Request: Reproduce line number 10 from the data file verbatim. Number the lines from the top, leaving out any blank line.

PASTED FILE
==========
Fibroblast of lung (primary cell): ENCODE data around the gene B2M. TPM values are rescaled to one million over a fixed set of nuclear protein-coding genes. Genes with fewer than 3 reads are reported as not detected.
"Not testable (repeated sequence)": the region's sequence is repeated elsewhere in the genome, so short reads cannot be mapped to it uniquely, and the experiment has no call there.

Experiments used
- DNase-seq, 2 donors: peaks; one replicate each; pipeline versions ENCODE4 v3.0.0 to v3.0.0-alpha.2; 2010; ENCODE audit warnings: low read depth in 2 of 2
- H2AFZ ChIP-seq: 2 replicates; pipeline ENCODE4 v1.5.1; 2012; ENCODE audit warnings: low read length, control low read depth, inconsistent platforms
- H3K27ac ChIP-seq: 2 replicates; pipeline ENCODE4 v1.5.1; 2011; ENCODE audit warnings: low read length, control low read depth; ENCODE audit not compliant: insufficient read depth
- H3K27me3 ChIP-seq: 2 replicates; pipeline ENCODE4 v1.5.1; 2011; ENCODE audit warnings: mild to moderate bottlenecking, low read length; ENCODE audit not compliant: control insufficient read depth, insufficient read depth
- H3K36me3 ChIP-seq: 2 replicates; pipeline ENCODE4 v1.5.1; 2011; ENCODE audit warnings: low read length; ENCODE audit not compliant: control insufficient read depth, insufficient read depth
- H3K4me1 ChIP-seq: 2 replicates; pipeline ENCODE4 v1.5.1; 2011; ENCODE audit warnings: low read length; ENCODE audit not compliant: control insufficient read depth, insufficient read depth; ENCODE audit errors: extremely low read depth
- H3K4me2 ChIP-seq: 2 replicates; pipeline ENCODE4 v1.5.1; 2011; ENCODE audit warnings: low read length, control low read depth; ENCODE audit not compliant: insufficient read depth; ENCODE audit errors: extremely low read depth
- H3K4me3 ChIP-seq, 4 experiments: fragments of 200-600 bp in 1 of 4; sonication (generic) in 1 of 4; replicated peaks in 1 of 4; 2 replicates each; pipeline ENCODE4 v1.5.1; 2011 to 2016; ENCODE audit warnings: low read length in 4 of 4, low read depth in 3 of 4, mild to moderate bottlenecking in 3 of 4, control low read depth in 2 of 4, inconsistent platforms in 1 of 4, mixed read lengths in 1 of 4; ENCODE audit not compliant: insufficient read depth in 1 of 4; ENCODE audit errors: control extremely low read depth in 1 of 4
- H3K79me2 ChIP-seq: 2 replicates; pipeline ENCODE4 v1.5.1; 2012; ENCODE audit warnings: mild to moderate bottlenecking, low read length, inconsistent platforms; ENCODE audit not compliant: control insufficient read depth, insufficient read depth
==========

- H3K4me2 ChIP-seq: 2 replicates; pipeline ENCODE4 v1.5.1; 2011; ENCODE audit warnings: low read length, control low read depth; ENCODE audit not compliant: insufficient read depth; ENCODE audit errors: extremely low read depth